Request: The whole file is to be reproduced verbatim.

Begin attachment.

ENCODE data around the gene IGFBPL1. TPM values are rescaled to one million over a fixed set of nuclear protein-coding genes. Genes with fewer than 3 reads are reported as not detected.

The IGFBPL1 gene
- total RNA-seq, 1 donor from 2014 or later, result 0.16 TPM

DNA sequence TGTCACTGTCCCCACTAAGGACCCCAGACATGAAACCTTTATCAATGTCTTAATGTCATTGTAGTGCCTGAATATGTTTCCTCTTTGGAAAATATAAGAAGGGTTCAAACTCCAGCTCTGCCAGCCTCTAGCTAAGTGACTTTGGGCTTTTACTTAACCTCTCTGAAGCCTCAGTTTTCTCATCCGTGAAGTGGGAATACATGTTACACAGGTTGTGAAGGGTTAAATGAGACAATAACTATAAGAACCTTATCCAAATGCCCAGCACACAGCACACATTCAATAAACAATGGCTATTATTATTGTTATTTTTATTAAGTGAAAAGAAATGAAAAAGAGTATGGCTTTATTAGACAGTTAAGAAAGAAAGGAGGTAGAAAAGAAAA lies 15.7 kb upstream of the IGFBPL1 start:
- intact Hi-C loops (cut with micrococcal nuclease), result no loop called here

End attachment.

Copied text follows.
ENCODE data around the gene IGFBPL1. TPM values are rescaled to one million over a fixed set of nuclear protein-coding genes. Genes with fewer than 3 reads are reported as not detected.

The IGFBPL1 gene
- total RNA-seq, 1 donor from 2014 or later, result 0.16 TPM

DNA sequence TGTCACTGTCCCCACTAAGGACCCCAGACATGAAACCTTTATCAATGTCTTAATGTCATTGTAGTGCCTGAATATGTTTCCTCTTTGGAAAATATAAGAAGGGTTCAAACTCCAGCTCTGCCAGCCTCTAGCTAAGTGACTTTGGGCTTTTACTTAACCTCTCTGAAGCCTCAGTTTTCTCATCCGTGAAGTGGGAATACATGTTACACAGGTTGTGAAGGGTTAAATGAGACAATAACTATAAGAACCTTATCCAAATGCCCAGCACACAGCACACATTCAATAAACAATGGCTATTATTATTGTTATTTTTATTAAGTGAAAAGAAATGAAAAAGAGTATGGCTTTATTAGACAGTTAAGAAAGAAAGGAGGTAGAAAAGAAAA lies 15.7 kb upstream of the IGFBPL1 start:
- intact Hi-C loops (cut with micrococcal nuclease), result no loop called here